Just five little words that say all that needs to be said.
With just five words (six, if you’re a grammar cop and consider the contraction ‘hadn’t’ as two distinct words), James Melcher — one of the New York based hedge fund CEOs — ripped the toga from the deregulate-everything/monitor-nothing/free-market-capitalistic-Reaganomics-rules emperor yesterday, March 14th.
“If the Fed hadn’t acted, that could have triggered a very widespread panic and potentially a collapse of the financial system.”
Two days earlier, mistrust, distrust and fear resulted in a bank run on Bear Stearns, the investment bank, that, if left unabated by the Federal Reserve Bank of New York, might possibly have led to a run on banks worldwide.
Bear, which had suffered devastating losses as a result of its mortgage-linked investments, saw its share-value plunge 47 percent!
Fortunately, perhaps for almost everyone around the globe, the US taxpayer, in the corpus of the Fed, once again rushed to the rescue and propped up the system. Charles Geisst, the preeminent Wall Street historian at Manhattan College, remarked, “I don’t remember a Fed action aimed at a noncommercial bank; this is the kind of thing you see in this post-regulatory environment.” Keep Professor Geisst’s hyphenated phrase “post-regulatory” front and center in your mind as you consider the rest of this offering.
Intuitively everyone understands that each and all of us are a composite of fear and hope, of confidence and uncertainty, knowledge and ignorance, of honesty and deceitfulness, and that this blend can lead us astray. That’s why we cling to and depend upon social norms and laws. Indeed, that human pervasive frailty is precisely what led our founding fathers to devise a governmental system of checks and balances, to prevent unchecked folly and ambition from catapulting the country over the precipice.
To another, yet nonetheless related founding principle, Thomas Jefferson asked, “…have we found angels in the forms of kings to govern…?”
Regardless that we know better, the Republican mantra, especially since Reagan, has been to completely unleash corporate chieftains (Jefferson’s “kings”), and to put all our eggs and faith in their baskets. It’s myopia. It’s naïveté. It’s foolish. It’s intellectual laziness. It’s cowardly. It’s irresponsible. It’s downright stupid.
All that said, there remain among us those who continue to buy the trite clichés, who parrot them almost Pavlovian-like, who vote Republican. They are the enabling dupes who have landed us where we find ourselves today: at the edge of a dark chasm we truly do not want to peer down into. Few among us are sufficiently old to recall the last time the world fell over the economic edge into economic chaos, or the terrible international political price that was exacted for the tumble.
With billion dollar tax breaks, we subsidize corporate scoundrels. We reward them with no-bid and cost-plus contracts. Then we look anywhere except into what they may be doing. We trust, but we never verify. Their names are Silverado Savings and Loan, Enron, and Tyco, and Halliburton and KBR and Custer-Battles, and their names are Legion.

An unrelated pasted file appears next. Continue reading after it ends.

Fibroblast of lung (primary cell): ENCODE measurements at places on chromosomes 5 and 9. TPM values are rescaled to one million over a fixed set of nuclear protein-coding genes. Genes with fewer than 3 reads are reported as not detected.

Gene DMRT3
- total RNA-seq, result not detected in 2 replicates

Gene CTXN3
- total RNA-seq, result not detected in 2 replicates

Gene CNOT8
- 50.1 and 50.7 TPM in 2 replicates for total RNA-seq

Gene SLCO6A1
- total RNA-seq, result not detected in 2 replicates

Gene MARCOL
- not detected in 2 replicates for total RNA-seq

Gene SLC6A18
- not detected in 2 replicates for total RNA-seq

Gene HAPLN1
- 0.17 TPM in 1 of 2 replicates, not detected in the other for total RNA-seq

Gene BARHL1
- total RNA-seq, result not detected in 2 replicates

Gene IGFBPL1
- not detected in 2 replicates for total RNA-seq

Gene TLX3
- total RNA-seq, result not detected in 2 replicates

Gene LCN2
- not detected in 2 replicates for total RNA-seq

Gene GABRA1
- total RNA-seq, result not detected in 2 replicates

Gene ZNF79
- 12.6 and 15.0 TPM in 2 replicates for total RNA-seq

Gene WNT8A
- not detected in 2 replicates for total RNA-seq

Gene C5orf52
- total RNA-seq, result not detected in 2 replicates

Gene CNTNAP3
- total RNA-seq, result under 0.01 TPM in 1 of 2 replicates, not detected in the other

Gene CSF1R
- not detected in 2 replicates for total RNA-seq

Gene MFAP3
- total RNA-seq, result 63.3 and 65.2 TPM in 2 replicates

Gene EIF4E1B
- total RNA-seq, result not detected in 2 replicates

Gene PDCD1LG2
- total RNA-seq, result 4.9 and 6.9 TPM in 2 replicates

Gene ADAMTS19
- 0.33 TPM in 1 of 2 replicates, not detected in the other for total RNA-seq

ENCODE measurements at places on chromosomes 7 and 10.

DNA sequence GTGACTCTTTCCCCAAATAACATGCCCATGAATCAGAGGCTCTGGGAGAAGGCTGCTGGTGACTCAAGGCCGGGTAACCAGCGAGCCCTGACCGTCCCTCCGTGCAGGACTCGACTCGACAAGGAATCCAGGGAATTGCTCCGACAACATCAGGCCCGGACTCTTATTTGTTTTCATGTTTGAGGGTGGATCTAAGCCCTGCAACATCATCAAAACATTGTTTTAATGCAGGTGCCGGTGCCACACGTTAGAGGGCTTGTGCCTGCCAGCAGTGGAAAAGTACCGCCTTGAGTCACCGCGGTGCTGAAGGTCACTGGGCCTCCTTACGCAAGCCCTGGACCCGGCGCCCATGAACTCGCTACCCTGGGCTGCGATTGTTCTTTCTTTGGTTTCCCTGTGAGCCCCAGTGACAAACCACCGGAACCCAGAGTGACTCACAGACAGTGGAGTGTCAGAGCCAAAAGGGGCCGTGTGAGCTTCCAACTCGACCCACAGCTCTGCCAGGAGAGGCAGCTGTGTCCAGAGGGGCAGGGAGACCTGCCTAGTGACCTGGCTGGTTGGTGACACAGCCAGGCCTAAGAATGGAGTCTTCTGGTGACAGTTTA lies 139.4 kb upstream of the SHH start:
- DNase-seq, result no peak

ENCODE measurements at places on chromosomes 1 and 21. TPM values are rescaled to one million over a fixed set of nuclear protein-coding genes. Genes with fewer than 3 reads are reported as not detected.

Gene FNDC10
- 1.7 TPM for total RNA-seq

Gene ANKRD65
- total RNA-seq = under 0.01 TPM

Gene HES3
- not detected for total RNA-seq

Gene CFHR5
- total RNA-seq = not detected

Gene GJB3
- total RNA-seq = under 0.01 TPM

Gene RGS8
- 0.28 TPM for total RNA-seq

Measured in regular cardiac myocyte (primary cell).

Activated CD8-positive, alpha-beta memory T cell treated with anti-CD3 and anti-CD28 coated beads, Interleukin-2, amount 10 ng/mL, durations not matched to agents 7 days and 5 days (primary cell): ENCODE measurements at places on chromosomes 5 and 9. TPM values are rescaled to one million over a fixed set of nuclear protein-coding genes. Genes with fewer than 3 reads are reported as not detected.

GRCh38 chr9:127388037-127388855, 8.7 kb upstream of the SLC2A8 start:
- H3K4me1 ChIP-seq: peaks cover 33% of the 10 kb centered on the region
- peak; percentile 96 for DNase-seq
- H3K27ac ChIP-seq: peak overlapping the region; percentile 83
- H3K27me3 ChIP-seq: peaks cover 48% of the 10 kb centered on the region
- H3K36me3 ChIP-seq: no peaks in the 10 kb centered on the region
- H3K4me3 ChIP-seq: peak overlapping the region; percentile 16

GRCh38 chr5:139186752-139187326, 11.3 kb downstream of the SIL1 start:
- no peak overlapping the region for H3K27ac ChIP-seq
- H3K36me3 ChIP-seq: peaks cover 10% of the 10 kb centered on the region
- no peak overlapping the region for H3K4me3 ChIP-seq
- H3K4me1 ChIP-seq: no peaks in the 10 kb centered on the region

We do not inspect their mines, or their aircraft, or their slaughter houses. Our children’s toys are tainted. Our drinking water is tainted. And by the skewing of the news we receive, our minds and our opinions are tainted. And for driving the company they piloted into the ditch, for sending our best paying jobs overseas, for eviscerating our retirement portfolios, we reward them with hundred million dollar salaries and hundred million dollar severance packages when we fire them.
What we never ever do is to ask much of them. They bear no real risk, unless the possibility of suffering the loss of $1 million from a gain of $100 million can define “risk.” While profits have been privatized, almost the entirety of risk has been socialized; i.e., “If the Fed hadn’t acted…”
Or maybe the comment by Harvard Business School Professor Samuel L. Hayes will bring the need for wider electorate interest in faire more consequent than Idol home: “The public has never fully understood how leveraged these institutions are. This is a run on the bank, just like Long-Term Capital Management, Kidder, and Drexel Burnham.” (And for those who don’t remember, Long-Term Capital Management was founded in 1994. With annual returns in the 40% range, it was an extraordinarily successful hedge fund. But by 2000, LTCM had folded. The “Kidder” the professor refers to was Kidder-Peabody, the old-name securities firm that, just after its sale to GE, was involved in a series of insider-trading scandals that was depicted in the movie, Wall Street. Drexel Burnham Lambert was the fifth-largest investment bank in the country, until it was driven into bankruptcy by its involvement in the junk-bond market.)
The next time someone replies to your inquiry with “I can’t spend all my time worrying about ______,” ask them to provide the last time they were in peril of that: “all my time.” Follow that with an inquiry, when was the last time that they spent any time at all, seriously investigating ______, as opposed to, say, untold hours in front of the television watching ______.
After you have asked these few questions and pondered the emptiness of the responses, do not ask for whom the bell tolls. It’s for you. It’s for me. It’s for all of us.